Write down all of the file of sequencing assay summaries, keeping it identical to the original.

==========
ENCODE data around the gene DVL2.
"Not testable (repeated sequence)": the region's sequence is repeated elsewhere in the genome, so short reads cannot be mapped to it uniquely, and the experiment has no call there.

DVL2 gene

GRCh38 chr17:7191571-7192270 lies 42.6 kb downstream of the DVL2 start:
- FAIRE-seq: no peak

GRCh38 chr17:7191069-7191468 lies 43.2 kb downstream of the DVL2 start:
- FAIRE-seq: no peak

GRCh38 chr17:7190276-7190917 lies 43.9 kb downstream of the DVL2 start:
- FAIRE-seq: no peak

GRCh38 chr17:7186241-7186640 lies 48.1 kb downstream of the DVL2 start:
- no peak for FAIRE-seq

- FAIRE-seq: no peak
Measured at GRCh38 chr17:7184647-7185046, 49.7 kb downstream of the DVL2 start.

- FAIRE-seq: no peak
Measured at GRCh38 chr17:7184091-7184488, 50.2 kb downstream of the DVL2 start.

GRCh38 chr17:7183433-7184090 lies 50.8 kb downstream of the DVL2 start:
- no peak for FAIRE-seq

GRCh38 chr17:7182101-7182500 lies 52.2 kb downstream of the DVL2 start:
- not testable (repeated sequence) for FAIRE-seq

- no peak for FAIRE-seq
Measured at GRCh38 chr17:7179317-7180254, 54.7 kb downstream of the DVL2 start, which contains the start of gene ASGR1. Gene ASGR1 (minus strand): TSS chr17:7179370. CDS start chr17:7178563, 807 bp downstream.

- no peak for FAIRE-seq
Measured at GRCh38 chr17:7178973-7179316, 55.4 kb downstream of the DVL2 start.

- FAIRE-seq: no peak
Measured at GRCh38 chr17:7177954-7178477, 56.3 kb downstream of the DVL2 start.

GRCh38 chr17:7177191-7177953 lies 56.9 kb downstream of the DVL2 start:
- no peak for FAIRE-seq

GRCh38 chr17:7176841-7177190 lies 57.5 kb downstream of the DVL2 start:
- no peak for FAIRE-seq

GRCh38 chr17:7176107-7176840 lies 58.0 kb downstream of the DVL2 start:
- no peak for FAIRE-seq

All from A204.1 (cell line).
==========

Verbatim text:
ENCODE data around the gene DVL2.
"Not testable (repeated sequence)": the region's sequence is repeated elsewhere in the genome, so short reads cannot be mapped to it uniquely, and the experiment has no call there.

DVL2 gene

GRCh38 chr17:7191571-7192270 lies 42.6 kb downstream of the DVL2 start:
- FAIRE-seq: no peak

GRCh38 chr17:7191069-7191468 lies 43.2 kb downstream of the DVL2 start:
- FAIRE-seq: no peak

GRCh38 chr17:7190276-7190917 lies 43.9 kb downstream of the DVL2 start:
- FAIRE-seq: no peak

GRCh38 chr17:7186241-7186640 lies 48.1 kb downstream of the DVL2 start:
- no peak for FAIRE-seq

- FAIRE-seq: no peak
Measured at GRCh38 chr17:7184647-7185046, 49.7 kb downstream of the DVL2 start.

- FAIRE-seq: no peak
Measured at GRCh38 chr17:7184091-7184488, 50.2 kb downstream of the DVL2 start.

GRCh38 chr17:7183433-7184090 lies 50.8 kb downstream of the DVL2 start:
- no peak for FAIRE-seq

GRCh38 chr17:7182101-7182500 lies 52.2 kb downstream of the DVL2 start:
- not testable (repeated sequence) for FAIRE-seq

- no peak for FAIRE-seq
Measured at GRCh38 chr17:7179317-7180254, 54.7 kb downstream of the DVL2 start, which contains the start of gene ASGR1. Gene ASGR1 (minus strand): TSS chr17:7179370. CDS start chr17:7178563, 807 bp downstream.

- no peak for FAIRE-seq
Measured at GRCh38 chr17:7178973-7179316, 55.4 kb downstream of the DVL2 start.

- FAIRE-seq: no peak
Measured at GRCh38 chr17:7177954-7178477, 56.3 kb downstream of the DVL2 start.

GRCh38 chr17:7177191-7177953 lies 56.9 kb downstream of the DVL2 start:
- no peak for FAIRE-seq

GRCh38 chr17:7176841-7177190 lies 57.5 kb downstream of the DVL2 start:
- no peak for FAIRE-seq

GRCh38 chr17:7176107-7176840 lies 58.0 kb downstream of the DVL2 start:
- no peak for FAIRE-seq

All from A204.1 (cell line).